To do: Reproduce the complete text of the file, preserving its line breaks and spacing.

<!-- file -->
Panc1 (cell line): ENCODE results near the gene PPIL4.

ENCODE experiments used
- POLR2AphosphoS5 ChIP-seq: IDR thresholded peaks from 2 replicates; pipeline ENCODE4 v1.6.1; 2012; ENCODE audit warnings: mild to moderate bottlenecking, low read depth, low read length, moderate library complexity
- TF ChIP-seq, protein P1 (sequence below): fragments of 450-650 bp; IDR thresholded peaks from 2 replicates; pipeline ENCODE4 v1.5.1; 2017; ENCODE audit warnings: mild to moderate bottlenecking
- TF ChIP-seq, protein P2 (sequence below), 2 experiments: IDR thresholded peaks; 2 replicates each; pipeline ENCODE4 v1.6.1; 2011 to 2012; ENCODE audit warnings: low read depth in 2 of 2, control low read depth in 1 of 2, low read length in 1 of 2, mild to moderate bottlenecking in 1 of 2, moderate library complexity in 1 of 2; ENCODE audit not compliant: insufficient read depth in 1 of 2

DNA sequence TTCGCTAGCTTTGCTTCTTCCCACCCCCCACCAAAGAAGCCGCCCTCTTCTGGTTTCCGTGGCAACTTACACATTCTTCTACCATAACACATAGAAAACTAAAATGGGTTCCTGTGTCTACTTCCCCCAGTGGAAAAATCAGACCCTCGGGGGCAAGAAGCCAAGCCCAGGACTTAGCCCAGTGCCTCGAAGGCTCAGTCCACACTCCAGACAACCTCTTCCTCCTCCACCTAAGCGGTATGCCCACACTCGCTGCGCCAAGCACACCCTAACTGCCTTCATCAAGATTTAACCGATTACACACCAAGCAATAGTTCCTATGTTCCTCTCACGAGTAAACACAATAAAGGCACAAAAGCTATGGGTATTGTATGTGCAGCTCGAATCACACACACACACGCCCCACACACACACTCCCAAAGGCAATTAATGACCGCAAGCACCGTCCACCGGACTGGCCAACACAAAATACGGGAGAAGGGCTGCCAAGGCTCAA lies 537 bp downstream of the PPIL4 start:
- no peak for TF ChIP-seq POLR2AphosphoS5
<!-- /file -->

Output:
Panc1 (cell line): ENCODE results near the gene PPIL4.

ENCODE experiments used
- POLR2AphosphoS5 ChIP-seq: IDR thresholded peaks from 2 replicates; pipeline ENCODE4 v1.6.1; 2012; ENCODE audit warnings: mild to moderate bottlenecking, low read depth, low read length, moderate library complexity
- TF ChIP-seq, protein P1 (sequence below): fragments of 450-650 bp; IDR thresholded peaks from 2 replicates; pipeline ENCODE4 v1.5.1; 2017; ENCODE audit warnings: mild to moderate bottlenecking
- TF ChIP-seq, protein P2 (sequence below), 2 experiments: IDR thresholded peaks; 2 replicates each; pipeline ENCODE4 v1.6.1; 2011 to 2012; ENCODE audit warnings: low read depth in 2 of 2, control low read depth in 1 of 2, low read length in 1 of 2, mild to moderate bottlenecking in 1 of 2, moderate library complexity in 1 of 2; ENCODE audit not compliant: insufficient read depth in 1 of 2

DNA sequence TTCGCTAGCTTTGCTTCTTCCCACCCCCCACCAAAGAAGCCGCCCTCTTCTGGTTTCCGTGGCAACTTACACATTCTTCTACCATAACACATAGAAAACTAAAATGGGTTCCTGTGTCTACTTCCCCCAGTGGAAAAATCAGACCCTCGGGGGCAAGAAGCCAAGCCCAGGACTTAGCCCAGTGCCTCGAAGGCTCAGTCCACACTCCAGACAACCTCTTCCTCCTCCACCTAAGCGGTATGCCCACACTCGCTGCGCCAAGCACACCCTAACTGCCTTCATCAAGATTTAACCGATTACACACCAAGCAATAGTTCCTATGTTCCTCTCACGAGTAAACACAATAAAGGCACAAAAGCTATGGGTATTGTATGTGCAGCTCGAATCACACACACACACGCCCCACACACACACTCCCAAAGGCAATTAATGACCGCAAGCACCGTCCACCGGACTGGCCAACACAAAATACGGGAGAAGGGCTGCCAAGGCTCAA lies 537 bp downstream of the PPIL4 start:
- no peak for TF ChIP-seq POLR2AphosphoS5